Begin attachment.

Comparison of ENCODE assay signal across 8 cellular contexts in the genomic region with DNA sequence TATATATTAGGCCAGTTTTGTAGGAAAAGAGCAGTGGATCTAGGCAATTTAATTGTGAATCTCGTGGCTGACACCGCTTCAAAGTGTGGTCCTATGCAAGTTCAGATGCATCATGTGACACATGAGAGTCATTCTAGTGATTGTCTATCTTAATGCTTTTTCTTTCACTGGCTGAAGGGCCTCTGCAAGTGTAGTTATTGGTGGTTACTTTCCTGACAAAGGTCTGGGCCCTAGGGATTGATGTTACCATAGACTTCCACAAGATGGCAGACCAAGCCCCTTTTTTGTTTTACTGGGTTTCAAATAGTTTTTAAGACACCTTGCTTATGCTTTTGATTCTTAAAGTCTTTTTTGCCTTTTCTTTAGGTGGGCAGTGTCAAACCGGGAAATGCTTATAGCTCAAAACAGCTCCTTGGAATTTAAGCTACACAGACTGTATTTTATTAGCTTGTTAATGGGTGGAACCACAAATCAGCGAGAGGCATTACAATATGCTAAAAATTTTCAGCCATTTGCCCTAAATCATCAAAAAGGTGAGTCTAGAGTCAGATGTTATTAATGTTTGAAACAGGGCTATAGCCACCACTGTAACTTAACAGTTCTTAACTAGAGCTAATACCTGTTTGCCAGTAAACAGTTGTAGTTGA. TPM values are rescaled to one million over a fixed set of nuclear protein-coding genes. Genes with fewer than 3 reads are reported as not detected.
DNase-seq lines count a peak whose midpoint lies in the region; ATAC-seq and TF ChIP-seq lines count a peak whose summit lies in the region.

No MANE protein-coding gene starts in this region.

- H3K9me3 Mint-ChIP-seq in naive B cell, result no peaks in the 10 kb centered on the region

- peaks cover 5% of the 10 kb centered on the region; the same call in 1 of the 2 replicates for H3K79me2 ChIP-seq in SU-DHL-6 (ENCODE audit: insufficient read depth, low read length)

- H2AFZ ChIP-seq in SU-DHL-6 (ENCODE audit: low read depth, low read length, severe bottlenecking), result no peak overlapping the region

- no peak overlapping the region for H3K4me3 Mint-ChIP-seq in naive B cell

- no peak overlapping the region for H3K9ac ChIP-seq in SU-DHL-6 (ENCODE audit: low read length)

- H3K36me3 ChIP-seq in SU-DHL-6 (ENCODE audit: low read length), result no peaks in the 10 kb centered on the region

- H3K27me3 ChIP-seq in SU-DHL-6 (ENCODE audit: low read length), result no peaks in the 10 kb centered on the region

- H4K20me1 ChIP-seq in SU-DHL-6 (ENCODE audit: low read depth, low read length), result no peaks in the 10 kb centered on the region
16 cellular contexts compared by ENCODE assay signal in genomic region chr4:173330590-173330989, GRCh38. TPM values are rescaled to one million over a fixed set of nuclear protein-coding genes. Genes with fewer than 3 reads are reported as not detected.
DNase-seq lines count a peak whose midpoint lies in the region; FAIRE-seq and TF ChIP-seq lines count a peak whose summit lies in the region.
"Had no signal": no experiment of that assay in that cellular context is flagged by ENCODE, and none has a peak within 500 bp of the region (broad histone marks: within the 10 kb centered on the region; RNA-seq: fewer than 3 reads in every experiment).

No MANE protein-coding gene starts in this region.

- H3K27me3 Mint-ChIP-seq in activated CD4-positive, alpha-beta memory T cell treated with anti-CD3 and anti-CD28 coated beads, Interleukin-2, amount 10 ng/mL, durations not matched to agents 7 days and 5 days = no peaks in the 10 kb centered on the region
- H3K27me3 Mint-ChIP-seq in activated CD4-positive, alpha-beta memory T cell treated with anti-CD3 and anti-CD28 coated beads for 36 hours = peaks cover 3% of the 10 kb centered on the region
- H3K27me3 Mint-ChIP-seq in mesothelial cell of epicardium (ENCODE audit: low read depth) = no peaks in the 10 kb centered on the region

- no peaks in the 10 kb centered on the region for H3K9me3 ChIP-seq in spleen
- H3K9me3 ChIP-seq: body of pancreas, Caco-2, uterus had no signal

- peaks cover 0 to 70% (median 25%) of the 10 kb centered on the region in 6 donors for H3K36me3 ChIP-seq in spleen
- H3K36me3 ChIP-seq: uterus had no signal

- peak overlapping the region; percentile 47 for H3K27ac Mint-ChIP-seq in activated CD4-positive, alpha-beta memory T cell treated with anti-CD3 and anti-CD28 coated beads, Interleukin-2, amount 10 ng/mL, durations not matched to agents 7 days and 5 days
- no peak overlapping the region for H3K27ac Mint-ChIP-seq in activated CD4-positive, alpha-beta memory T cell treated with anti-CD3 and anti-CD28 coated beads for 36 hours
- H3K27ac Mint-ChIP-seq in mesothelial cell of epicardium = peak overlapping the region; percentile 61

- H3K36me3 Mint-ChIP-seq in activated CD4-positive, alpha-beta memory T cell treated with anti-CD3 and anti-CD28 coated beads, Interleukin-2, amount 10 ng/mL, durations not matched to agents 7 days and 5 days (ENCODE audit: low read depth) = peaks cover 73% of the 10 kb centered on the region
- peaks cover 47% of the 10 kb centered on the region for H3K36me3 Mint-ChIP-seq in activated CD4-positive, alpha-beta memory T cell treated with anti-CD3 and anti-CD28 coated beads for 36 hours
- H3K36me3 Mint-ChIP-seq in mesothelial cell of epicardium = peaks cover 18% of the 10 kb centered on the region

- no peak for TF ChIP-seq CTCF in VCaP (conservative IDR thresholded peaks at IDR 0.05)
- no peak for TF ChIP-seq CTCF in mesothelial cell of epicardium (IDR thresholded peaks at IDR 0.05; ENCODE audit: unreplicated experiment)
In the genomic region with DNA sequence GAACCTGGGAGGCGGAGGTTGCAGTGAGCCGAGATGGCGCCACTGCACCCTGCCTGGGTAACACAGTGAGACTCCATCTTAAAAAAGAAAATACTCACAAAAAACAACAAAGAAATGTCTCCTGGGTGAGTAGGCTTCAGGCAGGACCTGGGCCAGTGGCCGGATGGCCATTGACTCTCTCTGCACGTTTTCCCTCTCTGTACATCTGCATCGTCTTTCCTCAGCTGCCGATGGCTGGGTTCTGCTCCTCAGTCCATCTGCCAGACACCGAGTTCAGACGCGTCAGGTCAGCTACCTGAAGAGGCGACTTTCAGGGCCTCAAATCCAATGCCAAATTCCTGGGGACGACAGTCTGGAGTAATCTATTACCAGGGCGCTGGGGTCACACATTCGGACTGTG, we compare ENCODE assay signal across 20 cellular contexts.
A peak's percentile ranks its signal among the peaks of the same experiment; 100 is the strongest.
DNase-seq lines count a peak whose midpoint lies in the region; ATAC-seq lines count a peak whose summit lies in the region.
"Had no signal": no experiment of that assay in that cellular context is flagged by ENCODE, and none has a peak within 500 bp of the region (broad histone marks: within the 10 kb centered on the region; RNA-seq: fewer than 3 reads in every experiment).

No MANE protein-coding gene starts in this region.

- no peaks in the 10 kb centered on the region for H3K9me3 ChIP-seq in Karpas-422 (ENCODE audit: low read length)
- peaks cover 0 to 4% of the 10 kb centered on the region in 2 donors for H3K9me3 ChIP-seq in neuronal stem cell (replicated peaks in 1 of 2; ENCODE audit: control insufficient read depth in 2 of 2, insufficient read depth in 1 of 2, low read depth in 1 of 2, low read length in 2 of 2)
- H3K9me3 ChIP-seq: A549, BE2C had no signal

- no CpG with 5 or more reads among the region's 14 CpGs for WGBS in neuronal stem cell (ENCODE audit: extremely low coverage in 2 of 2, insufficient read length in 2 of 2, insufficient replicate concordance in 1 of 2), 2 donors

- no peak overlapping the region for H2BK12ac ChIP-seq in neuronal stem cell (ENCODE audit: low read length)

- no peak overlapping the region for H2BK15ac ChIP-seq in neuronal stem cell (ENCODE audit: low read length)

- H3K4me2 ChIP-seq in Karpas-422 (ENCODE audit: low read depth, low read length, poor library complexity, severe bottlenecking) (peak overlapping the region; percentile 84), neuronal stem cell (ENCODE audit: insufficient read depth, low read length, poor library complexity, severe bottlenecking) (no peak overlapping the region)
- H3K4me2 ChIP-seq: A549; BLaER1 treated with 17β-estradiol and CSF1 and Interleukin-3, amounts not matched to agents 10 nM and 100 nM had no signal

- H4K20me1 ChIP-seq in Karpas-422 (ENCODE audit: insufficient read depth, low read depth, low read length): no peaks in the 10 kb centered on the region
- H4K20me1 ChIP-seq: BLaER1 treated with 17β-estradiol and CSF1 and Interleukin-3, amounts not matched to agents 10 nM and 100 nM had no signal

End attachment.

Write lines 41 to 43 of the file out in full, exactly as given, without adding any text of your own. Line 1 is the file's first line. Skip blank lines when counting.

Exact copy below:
- no peak overlapping the region for H2BK15ac ChIP-seq in neuronal stem cell (ENCODE audit: low read length)

- H3K4me2 ChIP-seq in Karpas-422 (ENCODE audit: low read depth, low read length, poor library complexity, severe bottlenecking) (peak overlapping the region; percentile 84), neuronal stem cell (ENCODE audit: insufficient read depth, low read length, poor library complexity, severe bottlenecking) (no peak overlapping the region)
- H3K4me2 ChIP-seq: A549; BLaER1 treated with 17β-estradiol and CSF1 and Interleukin-3, amounts not matched to agents 10 nM and 100 nM had no signal